The intricate complex system of the differentiation 47 (CD47) and the signal-regulatory protein alpha (SIRPα) cluster is a crucial target for cancer immunotherapy. Although the conformational state of the CD47-SIRPα complex has been revealed through crystallographic studies, further characterization is needed to fully understand the binding mechanism and to identify the hot spot residues involved. In this study, molecular dynamics (MD) simulations were carried out for the complexes of CD47 with two SIRPα variants (SIRPαv1, SIRPαv2) and the commercially available anti-CD47 monoclonal antibody (B6H12.2). The calculated binding free energy of CD47-B6H12.2 is lower than that of CD47-SIRPαv1 and CD47-SIRPαv2 in all the three simulations, indicating that CD47-B6H12.2 has a higher binding affinity than the other two complexes. Moreover, the dynamical cross-correlation matrix reveals that the CD47 protein shows more correlated motions when it binds to B6H12.2. Significant effects were observed in the energy and structural analyses of the residues (Glu35, Tyr37, Leu101, Thr102, Arg103) in the C strand and FG region of CD47 when it binds to the SIRPα variants. The critical residues (Leu30, Val33, Gln52, Lys53, Thr67, Arg69, Arg95, and Lys96) were identified in SIRPαv1 and SIRPαv2, which surround the distinctive groove regions formed by the B2C, C’D, DE, and FG loops. Moreover, the crucial groove structures of the SIRPα variants shape into obvious druggable sites. The C’D loops on the binding interfaces undergo notable dynamical changes throughout the simulation. For B6H12.2, the residues Tyr32LC, His92LC, Arg96LC, Tyr32HC, Thr52HC, Ser53HC, Ala101HC, and Gly102HC in its initial half of the light and heavy chains exhibit obvious energetic and structural impacts upon binding with CD47. The elucidation of the binding mechanism of SIRPαv1, SIRPαv2, and B6H12.2 with CD47 could provide novel perspectives for the development of inhibitors targeting CD47-SIRPα. Full article
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14 pages, 4521 KiB  
Article
Binding Affinity and Mechanisms of Potential Antidepressants Targeting Human NMDA Receptors
by Simin Ye, Yanqiang Han, Zhiyun Wei and Jinjin Li
Molecules 2023, 28(11), 4346; https://doi.org/10.3390/molecules28114346 - 25 May 2023
Viewed by 1840
Abstract
Depression, a mental disorder that plagues the world, is a burden on many families. There is a great need for new, fast-acting antidepressants to be developed. N-methyl-D-aspartic acid (NMDA) is an ionotropic glutamate receptor that plays an important role in learning and memory [...] Read more.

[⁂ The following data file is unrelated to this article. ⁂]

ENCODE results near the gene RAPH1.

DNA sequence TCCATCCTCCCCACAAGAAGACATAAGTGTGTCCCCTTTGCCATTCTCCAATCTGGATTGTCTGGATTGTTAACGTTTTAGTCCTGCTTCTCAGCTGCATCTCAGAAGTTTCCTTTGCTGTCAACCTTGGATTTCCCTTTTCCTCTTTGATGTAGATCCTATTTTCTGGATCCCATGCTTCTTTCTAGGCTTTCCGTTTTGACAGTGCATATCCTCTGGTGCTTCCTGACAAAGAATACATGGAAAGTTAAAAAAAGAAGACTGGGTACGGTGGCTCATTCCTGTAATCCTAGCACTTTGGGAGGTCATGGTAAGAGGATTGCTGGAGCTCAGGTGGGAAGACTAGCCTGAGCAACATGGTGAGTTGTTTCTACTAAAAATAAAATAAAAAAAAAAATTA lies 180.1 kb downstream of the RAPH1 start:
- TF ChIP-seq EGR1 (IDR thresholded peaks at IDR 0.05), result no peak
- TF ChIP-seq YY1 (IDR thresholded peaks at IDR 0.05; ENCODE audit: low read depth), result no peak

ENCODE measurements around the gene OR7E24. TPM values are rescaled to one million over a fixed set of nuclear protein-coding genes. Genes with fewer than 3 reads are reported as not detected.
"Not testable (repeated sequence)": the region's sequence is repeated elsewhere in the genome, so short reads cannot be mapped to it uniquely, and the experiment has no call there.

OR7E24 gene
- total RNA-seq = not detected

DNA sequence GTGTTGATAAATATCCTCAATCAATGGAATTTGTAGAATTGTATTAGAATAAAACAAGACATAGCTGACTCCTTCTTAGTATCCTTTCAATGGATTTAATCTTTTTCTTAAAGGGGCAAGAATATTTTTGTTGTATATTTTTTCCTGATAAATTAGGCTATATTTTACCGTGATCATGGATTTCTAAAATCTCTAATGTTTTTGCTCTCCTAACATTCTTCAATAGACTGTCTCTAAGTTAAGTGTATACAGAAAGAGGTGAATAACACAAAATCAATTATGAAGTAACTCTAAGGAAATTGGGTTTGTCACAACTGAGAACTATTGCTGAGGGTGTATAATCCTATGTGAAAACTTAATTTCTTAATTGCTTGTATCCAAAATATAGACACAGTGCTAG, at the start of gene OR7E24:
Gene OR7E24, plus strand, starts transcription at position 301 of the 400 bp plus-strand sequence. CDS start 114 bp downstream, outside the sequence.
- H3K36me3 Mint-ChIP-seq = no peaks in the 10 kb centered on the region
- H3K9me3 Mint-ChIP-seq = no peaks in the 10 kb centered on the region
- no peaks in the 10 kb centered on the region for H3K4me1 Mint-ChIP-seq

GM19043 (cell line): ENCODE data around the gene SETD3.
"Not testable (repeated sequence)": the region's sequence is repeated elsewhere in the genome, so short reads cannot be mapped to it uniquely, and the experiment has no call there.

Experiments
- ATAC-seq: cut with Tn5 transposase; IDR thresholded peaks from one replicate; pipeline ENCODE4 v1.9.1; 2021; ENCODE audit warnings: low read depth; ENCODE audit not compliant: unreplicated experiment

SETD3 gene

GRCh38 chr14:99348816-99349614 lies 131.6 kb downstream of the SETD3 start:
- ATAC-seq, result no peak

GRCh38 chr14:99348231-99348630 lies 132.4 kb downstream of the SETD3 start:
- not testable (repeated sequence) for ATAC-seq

Depression, a mental disorder that plagues the world, is a burden on many families. There is a great need for new, fast-acting antidepressants to be developed. N-methyl-D-aspartic acid (NMDA) is an ionotropic glutamate receptor that plays an important role in learning and memory processes and its TMD region is considered as a potential target to treat depression. However, due to the unclear binding sites and pathways, the mechanism of drug binding lacks basic explanation, which brings great complexity to the development of new drugs. In this study, we investigated the binding affinity and mechanisms of an FDA-approved antidepressant (S-ketamine) and seven potential antidepressants (R-ketamine, memantine, lanicemine, dextromethorphan, Ro 25-6981, ifenprodil, and traxoprodil) targeting the NMDA receptor by ligand–protein docking and molecular dynamics simulations. The results indicated that Ro 25-6981 has the strongest binding affinity to the TMD region of the NMDA receptor among the eight selected drugs, suggesting its potential effective inhibitory effect. We also calculated the critical binding-site residues at the active site and found that residues Leu124 and Met63 contributed the most to the binding energy by decomposing the free energy contributions on a per-residue basis. We further compared S-ketamine and its chiral molecule, R-ketamine, and found that R-ketamine had a stronger binding capacity to the NMDA receptor. This study provides a computational reference for the treatment of depression targeting NMDA receptors, and the proposed results will provide potential strategies for further antidepressant development and is a useful resource for the future discovery of fast-acting antidepressant candidates. Full article
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31 pages, 8709 KiB  
Article
Study of MDM2 as Prognostic Biomarker in Brain-LGG Cancer and Bioactive Phytochemicals Inhibit the p53-MDM2 Pathway: A Computational Drug Development Approach
by Partha Biswas, Shabana Bibi, Qudsia Yousafi, Asim Mehmood, Shahzad Saleem, Awais Ihsan, Dipta Dey, Md. Nazmul Hasan Zilani, Md. Nazmul Hasan, Rasha Saleem, Aeshah A. Awaji, Usama A. Fahmy and Mohamed M. Abdel-Daim
Molecules 2023, 28(7), 2977; https://doi.org/10.3390/molecules28072977 - 27 Mar 2023
Cited by 6 | Viewed by 2740
Abstract